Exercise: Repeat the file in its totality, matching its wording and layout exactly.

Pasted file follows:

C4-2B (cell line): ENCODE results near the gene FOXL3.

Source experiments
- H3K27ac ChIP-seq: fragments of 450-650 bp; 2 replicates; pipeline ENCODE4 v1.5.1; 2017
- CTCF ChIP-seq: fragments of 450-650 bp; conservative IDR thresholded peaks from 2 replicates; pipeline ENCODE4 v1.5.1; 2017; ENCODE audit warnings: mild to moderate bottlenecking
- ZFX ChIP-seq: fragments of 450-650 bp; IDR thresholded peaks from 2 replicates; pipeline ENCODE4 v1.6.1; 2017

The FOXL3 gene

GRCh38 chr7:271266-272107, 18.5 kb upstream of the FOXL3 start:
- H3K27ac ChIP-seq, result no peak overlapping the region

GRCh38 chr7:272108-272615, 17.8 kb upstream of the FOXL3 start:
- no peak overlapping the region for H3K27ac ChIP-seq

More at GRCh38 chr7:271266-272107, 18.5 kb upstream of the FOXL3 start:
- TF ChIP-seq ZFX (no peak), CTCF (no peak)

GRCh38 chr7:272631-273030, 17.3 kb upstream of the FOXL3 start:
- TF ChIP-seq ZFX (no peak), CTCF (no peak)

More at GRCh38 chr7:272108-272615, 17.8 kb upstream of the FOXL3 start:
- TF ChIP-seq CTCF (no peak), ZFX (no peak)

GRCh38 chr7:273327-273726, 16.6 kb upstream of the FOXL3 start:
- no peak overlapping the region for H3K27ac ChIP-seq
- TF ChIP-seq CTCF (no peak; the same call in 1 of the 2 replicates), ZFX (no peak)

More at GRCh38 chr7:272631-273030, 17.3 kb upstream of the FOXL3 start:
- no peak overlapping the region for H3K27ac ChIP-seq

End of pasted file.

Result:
C4-2B (cell line): ENCODE results near the gene FOXL3.

Source experiments
- H3K27ac ChIP-seq: fragments of 450-650 bp; 2 replicates; pipeline ENCODE4 v1.5.1; 2017
- CTCF ChIP-seq: fragments of 450-650 bp; conservative IDR thresholded peaks from 2 replicates; pipeline ENCODE4 v1.5.1; 2017; ENCODE audit warnings: mild to moderate bottlenecking
- ZFX ChIP-seq: fragments of 450-650 bp; IDR thresholded peaks from 2 replicates; pipeline ENCODE4 v1.6.1; 2017

The FOXL3 gene

GRCh38 chr7:271266-272107, 18.5 kb upstream of the FOXL3 start:
- H3K27ac ChIP-seq, result no peak overlapping the region

GRCh38 chr7:272108-272615, 17.8 kb upstream of the FOXL3 start:
- no peak overlapping the region for H3K27ac ChIP-seq

More at GRCh38 chr7:271266-272107, 18.5 kb upstream of the FOXL3 start:
- TF ChIP-seq ZFX (no peak), CTCF (no peak)

GRCh38 chr7:272631-273030, 17.3 kb upstream of the FOXL3 start:
- TF ChIP-seq ZFX (no peak), CTCF (no peak)

More at GRCh38 chr7:272108-272615, 17.8 kb upstream of the FOXL3 start:
- TF ChIP-seq CTCF (no peak), ZFX (no peak)

GRCh38 chr7:273327-273726, 16.6 kb upstream of the FOXL3 start:
- no peak overlapping the region for H3K27ac ChIP-seq
- TF ChIP-seq CTCF (no peak; the same call in 1 of the 2 replicates), ZFX (no peak)

More at GRCh38 chr7:272631-273030, 17.3 kb upstream of the FOXL3 start:
- no peak overlapping the region for H3K27ac ChIP-seq